Empire Forestry and the Origins of Environmentalism

Empire Forestry and the Origins of Environmentalism

Empire Forestry and the Origins of Environmentalism

Empire Forestry and the Origins of Environmentalism

Synopsis

Environmentalism began with the establishment of the first empire forest in 1855 in British India. During the second half of the nineteenth century, over ten per cent of the land surface of the earth became protected as a public trust. The empire forestry movement spread through India, Africa, Australia, New Zealand, Canada, the U.S. and to other parts of the world. Gregory A. Barton's pioneering study views the origins of environmentalism in global perspective.

Excerpt

When and where did the environmental movement begin? Stepping back from the limitations of national history, this book examines the question of en vironmental origins on a global scale. In the late nineteenth and early twentieth century the most sweeping environmental initiatives emerged under the auspices of British imperialism. As the following study will show, hard-headed environmentalists and legislators found in empire forestry a ready-made model to persuade the public that the reservation of vast areas of the public domain would serve settlers, industrial development, governmental revenue, and environmental purposes. Empire forestry resolved the tension between romantic preservationist notions and laissez-faire policies. This book traces the inter national trail of environmentalism from India, under Lord Dalhousie's Forest Charter, to the British colonies in Africa and Australasia where it matured and, finally, to Canada, the United States, and other parts of the globe where environmentalism permanently entered the pantheon of political creeds.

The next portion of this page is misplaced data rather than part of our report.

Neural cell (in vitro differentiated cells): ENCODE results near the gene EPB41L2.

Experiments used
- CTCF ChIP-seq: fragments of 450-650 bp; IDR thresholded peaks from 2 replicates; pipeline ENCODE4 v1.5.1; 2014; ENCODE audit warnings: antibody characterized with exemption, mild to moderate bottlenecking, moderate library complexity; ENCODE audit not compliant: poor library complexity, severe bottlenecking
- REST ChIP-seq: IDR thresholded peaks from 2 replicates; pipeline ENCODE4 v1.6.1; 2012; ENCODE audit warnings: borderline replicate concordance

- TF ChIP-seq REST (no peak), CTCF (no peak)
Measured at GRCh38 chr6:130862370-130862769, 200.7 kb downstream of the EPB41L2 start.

By the First World War a large area of forested land around the globe lay in the public trust, managed by a professional cadre of government foresters. In the British colonies alone the crown had environmentally protected a land mass equal to ten times the size of Great Britain. Concurrently in the United States, after transferring 1 billion acres of public land into private hands in the early and mid 1800s (approximately one-half of the land mass of the continental United States) a change suddenly occurred. Congress authorized the president to set aside forest lands by proclamation and began America's process of environmental protection that would lead eventually to setting aside 15 percent of its land mass for various forms of protection and public use.

By 1928 British foresters managed environmentally every major forest type in the world. By 1936 the British Empire included a quarter of the land surface of the world, and of this, forests constituted one fourth. Fifty separate forest services protected not only trees but also soil, water, and – so foresters believed – the climate of entire continents and regions. Empire forestry triumphantly claimed credit for this achievement and served as an example for much of the reserved . . .

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